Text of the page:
A Latter-day fable patterned after Luke’s New Testament account

  1. Look: when we were boys being boys, we goofily riffed, “But wait, there’s more!”
  2. Then, by glowing tongues of campfire, our youth trek learned we were New Testament hearts pumping Old Testament blood—crowned elect; by this we came to see the world as both the foe and field.
  3. Fast, while our leaders made the world jump like a lame man—how high!—we heard them say, “It’s all Lord Jesus; accept his love or be destroyed.”
  4. Men of olden faiths made our president a prisoner of conscience for a time; in court, he sat chained with pride to our treasured cornerstone. Knit in the unity of hunkering down, our rich spread their wealth among our poor; we alone sanctified socialism, even salvation in this life.
  5. As new elders, we placed ourselves in the president’s shadow for strength. When called, we wrapped and buried a Middle Way couple caught lying during tithing settlement. These were the days of signs and wonders, when a game evangelical gave us the space to prove our worth or come to naught.
  6. As the old school vied with the new, we added a layer of authority beneath our one true, to feed the many joining our holy few. Fearing the loss of their loyal poor, one shrinking sect set to public shaming of our viral-posting bishop. Unpersuaded, we called them liars for misunderstanding us and for thinking the worst of our founder.
  7. A pack of “lone wolves” dragged the bishop from his podcast studio and killed him, painting the beloved man a liar, claiming he sought to overturn the values of their fathers. Yet, all he’d really said to them was, “We come not to corrupt, but to restore.” Now about our archenemy Redd…
  8. In spite of Redd’s ceaseless attacks on our religious freedom, or perhaps because of them, baptism became a joyous, impulsive thing offered by priceless men. This was a time when the true power of god entered liberally by the laying on of hands, when miracles followed close.
  9. When Redd came to us of a sudden, claiming miraculous conversion, we didn’t know what to do with him—the optics of it shined too good to be true; however, we began to see that by great and cunningly-prepared instruments is a world religion’s sustainability brought to pass, even as our president carried on in miracle making.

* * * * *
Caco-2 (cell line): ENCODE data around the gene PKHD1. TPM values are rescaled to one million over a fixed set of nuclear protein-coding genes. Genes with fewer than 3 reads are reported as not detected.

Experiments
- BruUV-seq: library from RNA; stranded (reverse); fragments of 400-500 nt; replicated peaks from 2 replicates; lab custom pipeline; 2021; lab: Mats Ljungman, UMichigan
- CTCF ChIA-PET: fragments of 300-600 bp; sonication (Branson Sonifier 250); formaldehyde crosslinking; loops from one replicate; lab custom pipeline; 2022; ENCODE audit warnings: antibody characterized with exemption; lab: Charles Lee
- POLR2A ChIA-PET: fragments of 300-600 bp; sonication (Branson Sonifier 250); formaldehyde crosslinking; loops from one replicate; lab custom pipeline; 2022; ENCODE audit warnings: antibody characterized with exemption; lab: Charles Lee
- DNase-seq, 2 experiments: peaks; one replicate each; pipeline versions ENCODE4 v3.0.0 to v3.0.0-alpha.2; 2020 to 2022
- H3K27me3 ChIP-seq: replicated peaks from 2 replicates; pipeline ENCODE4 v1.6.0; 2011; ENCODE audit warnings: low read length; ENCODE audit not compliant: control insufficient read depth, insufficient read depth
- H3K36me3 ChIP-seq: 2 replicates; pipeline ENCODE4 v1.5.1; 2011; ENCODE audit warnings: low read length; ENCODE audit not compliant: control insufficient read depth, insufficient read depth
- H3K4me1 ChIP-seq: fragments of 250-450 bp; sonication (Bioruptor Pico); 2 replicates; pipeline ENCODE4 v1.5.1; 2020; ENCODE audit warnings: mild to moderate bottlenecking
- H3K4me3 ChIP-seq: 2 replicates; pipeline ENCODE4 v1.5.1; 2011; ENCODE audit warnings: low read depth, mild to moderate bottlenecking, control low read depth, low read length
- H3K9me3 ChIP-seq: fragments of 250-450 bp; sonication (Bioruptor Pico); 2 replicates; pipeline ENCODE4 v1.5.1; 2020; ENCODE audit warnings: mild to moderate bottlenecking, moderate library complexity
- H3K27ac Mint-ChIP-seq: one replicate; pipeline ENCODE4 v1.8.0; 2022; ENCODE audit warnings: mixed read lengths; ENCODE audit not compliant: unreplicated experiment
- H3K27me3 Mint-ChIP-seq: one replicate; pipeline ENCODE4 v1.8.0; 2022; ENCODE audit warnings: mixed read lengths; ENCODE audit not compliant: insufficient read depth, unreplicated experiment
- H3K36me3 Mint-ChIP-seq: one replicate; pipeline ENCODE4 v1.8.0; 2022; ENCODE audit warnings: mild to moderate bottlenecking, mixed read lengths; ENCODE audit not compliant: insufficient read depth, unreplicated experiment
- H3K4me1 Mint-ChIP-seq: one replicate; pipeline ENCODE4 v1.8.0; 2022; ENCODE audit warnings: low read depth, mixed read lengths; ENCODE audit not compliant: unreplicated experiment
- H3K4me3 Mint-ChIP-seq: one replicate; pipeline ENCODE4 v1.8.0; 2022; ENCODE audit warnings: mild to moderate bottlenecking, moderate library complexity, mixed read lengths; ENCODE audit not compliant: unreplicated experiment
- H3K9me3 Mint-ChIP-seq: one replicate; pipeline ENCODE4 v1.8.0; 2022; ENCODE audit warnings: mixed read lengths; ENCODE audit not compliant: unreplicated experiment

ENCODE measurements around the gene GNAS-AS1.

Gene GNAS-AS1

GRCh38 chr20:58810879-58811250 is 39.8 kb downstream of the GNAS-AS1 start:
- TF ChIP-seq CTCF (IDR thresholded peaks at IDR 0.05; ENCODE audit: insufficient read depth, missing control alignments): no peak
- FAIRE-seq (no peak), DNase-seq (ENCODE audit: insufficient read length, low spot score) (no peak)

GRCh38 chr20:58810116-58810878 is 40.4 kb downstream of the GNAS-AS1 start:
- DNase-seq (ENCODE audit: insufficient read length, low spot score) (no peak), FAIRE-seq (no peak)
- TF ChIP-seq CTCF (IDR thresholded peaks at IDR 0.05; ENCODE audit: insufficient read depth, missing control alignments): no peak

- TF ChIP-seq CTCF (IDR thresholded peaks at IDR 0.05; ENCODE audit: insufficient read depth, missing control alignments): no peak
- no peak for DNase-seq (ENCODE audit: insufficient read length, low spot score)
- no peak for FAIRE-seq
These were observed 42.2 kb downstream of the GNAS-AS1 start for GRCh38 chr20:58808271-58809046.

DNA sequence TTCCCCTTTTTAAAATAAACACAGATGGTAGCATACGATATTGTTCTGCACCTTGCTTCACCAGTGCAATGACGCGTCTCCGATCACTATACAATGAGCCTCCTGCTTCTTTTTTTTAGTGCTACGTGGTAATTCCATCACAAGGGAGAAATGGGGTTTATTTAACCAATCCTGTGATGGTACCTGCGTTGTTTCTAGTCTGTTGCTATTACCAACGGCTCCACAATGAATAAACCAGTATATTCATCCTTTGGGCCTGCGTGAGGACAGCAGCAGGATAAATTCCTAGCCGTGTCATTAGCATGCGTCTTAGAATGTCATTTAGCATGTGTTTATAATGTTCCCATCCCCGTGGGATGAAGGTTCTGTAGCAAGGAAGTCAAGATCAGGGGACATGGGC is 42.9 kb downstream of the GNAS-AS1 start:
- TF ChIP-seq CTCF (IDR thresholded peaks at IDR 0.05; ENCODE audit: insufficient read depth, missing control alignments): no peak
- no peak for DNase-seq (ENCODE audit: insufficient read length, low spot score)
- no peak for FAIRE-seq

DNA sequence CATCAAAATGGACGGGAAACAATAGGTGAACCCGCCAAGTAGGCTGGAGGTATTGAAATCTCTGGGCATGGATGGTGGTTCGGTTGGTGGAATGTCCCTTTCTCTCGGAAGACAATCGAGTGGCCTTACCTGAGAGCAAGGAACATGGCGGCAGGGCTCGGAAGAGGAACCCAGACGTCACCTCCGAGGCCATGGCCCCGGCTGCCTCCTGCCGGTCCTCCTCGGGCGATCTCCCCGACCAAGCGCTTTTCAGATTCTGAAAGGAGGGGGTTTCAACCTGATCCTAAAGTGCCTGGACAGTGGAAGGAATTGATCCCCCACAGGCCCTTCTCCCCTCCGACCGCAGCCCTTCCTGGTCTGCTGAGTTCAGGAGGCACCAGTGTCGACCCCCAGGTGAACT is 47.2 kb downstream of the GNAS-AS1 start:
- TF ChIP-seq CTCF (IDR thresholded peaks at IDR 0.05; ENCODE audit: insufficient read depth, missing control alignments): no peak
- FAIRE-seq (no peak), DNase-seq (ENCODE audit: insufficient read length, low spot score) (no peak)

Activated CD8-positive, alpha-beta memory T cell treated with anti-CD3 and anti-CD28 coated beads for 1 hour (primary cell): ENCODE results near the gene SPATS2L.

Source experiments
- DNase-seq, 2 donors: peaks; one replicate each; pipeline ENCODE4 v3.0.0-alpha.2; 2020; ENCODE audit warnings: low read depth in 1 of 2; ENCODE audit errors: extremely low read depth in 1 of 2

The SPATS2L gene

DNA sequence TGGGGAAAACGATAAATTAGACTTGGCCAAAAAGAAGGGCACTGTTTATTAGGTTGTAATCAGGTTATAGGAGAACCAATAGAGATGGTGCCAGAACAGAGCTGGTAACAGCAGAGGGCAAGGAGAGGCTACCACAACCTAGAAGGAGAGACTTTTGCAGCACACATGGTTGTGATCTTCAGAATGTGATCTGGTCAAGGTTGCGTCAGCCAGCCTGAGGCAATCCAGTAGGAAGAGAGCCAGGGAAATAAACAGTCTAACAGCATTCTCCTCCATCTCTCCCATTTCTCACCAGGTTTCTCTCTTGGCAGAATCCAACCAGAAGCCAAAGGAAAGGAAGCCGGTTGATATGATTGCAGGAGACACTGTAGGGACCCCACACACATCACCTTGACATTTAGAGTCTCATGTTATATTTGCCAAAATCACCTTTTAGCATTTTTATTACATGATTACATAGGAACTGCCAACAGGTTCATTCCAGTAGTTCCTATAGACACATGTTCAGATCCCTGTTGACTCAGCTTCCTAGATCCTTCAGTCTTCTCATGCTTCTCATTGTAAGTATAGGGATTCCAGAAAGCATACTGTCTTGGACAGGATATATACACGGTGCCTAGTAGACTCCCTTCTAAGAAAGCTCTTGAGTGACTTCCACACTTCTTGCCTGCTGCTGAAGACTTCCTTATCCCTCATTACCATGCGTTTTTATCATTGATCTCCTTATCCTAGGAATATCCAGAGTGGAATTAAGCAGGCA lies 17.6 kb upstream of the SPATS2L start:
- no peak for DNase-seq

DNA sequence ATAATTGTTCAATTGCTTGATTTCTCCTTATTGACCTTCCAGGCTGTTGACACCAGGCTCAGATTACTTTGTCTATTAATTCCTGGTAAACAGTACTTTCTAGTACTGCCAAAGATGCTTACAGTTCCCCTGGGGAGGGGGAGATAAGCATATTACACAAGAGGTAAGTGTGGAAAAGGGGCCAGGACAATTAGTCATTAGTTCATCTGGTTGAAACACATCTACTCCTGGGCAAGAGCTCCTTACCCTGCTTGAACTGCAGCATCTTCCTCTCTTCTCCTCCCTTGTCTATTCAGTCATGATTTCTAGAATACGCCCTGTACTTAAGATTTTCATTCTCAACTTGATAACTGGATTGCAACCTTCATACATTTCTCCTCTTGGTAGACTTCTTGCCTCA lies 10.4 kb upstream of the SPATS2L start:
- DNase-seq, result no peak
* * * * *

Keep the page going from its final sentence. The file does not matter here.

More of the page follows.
10. One afternoon the president took a nap and dreamed a dream in which the Lord commanded him to open a door which had to be opened, and invite all those in who clamored to be let in, who had never ceased to give alms outside a locked temple—by this we see how the foe becomes a field of white.
  11. Not surprisingly, the president took some flak for this change, but when he testified of his dulcet ruminations, the devout stayed in line. That said, it was in a land far from church headquarters where lay members established the nickname by which true followers would be known until the Second Coming. Likewise, prophecy came as dew on distant branches, embraced by tested farmers nourishing the soil of grass roots.
  12. Then, when a worldly king threw our president into prison, an angel of the Lord sprung him and assassinated the wicked ruler—for ours is neither a god of political neutrality nor of endless diplomacy, no. Ours is the God of Daniel; and of Shadrach, Meshach, and Abed-nego; and of Peter, Paul, and Silas; and of Alma and Amulek.

Questions for Discussion:

Which parts of this fable read plausible? Which seem far-fetched? Why?

Looking at the corresponding first 12 chapters of Acts in the New Testament, which events stand out to you? Why?


This fable was developed by reading Acts in three translations: The King James Version, in particular the audio edition from the Church of Jesus Christ of Latter-day Saints; the New International Version; and Thomas A. Wayment’s The New Testament: A Translation for Latter-day Saints.

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